So What’s This Federal Zone?

And why is it so important?

The Federal zone comprises Federal Maritime Terrestrial Zone ( the Spanish acronym is ZOFEMAT), and Reclaimed Land (terrenos ganados al mar, or land gained from the sea).

Zofemat is an area that extends up to 20 meters, (about 60 feet), from the hide tide line inland, and reclaimed land  consists of that  fraction of land that may exist between the Zofemat land and the adjacent private property. (Beach front lot).

Both Zofemat and Reclaimed Land are part of the federal zone and belong to the Mexican nation and are administered through the Ministry of Environmental Matters (Secretaria del Medio Ambiente y Recursos Naturales).

A. Can I acquire land in the Federal Zone?

Although Zofemat cannot be bought, the Mexican government grants private individuals or entities a permit to use a part of it. This is known as a concession, but we might call it a lease.

The concessions granted by the Mexican government over Zofemat land are classified according to the intended use and could be for (i) protection, (ii) adornment, (iiii) economic activities or (iv) general use. Around here, concessions are often granted for tourist facilities such as bars and restaurants. All of those businesses on Medano Beach are Zofemat concessions. Concessions are commonly granted for a 15 year period and can be renewed for additional terms. 

Reclaimed Land, on the other hand, can also be part of a concession but the most interesting fact about it is that it can be changed from public domain to private domain and thereafter subject to acquisition through a specific administrative process before the Ministry of Environmental Matters.

An important fact to consider is that (i) owners of beachfront properties have preferential rights to obtain a concession over the adjacent federal zone and (ii) owners of lots that have obtained a concession over the adjacent federal zone have a preferential right for acquiring adjacent Reclaimed Land.

Please note that not all beachfront properties have adjacent Reclaimed Land. A specific survey process needs to be conducted in order to determine this.

B. Can I apply for concession of Federal Zone?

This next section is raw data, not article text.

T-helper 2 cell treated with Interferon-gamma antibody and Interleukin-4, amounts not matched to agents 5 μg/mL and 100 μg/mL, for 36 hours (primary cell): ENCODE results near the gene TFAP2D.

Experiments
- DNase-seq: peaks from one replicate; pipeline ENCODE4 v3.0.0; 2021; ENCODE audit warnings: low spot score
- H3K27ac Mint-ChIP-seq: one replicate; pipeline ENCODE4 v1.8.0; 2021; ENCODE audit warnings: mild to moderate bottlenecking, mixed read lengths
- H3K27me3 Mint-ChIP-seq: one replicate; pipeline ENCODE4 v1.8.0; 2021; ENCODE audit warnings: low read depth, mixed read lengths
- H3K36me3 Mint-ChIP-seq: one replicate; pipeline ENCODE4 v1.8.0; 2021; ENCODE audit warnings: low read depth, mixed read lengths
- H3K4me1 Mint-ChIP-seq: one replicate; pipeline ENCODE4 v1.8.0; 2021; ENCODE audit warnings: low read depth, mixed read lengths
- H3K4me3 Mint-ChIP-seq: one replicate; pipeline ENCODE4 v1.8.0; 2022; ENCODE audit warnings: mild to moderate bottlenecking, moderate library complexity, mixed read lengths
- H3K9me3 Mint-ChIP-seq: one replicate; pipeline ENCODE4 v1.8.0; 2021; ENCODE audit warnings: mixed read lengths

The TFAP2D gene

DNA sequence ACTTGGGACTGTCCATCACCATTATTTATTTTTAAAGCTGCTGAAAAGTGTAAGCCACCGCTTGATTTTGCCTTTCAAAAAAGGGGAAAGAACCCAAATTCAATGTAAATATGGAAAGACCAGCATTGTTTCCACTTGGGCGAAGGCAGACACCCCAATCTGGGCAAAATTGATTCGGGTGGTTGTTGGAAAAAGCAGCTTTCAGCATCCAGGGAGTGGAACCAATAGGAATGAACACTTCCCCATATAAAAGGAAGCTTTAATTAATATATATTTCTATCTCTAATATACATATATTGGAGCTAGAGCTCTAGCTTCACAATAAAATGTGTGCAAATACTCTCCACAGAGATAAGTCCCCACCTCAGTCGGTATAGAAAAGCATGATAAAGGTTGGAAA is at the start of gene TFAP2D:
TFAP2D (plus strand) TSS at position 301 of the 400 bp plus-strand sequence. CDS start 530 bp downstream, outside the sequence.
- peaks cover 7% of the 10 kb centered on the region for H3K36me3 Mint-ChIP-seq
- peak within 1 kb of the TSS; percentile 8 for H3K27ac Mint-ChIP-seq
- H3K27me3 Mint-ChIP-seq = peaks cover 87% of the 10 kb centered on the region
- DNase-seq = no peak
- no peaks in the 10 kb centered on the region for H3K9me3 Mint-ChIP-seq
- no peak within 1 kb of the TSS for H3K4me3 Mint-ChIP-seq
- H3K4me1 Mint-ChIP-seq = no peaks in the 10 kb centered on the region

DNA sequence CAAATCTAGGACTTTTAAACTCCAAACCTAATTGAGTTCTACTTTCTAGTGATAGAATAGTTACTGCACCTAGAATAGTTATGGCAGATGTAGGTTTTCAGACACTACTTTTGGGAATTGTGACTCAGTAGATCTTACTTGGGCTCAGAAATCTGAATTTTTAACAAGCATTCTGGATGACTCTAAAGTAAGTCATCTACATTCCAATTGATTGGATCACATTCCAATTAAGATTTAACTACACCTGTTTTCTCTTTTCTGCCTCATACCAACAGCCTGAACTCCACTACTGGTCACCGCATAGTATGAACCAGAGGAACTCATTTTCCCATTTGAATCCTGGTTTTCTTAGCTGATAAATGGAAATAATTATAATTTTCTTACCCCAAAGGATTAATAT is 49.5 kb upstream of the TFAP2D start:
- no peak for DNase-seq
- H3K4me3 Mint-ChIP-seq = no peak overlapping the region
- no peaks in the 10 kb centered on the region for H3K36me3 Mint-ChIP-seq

Non-Mexicans cannot apply for the concession directly, but can through the fideicomiso, a bank trust, which holds title to the front beach property while you hold title to the fideicomiso.. It is important to consider this fact when your fideicomiso is being drafted, because it needs to specify this in its purposes. If for some reason this is not spelled out within the original terms of the fideicomiso, it can be later added, although a specific amendment process needs to be carried out and consent from trustee is needed.

You might want to discuss this with your legal advisor before executing the trust agreement because some trustees‘ internal policies have changed recently and they are no longer allowed to conduct this process for the benefit of their clients. You might also want to conduct a specific due diligence process concerning the federal zone before acquiring a beachfront property. If there is a current concession, it is important that all rights to it are transferred to your fideicomiso as part of the transaction in order to avoid unnecessary problems in the future.

C. Is it complicated to obtain a concession over Federal Zone?

The process to obtain a concession over Zofemat land is not complicated itself, although you need the right professional team and patience because it can take between one and two years.

Acquiring Reclaimed Land is more complex and it requires an additional one to two year term, but this is because you will be buying land from the federal government and many internal procedures need to be conducted before the Ministry of Environmental Matters.

Although obtaining a concession over Zofemat land and/or acquiring Reclaimed Land sounds long and complicated, it should be a top priority for those acquiring beachfront properties in order to protect their real estate investments.

Ivan Guerrero is a Mexican lawyer and leads the Los Cabos office of the renowned law firm Portilla Ruy-Diaz y Aguilar, S.C. He is a member of the American Bar Association and focuses on complex corporate, real estate and intellectual property matters and can be contacted at For further information and to view his full credentials please visit This article is for educational purposes only and should not be relied on as legal advice or to create a lawyer-client relationship.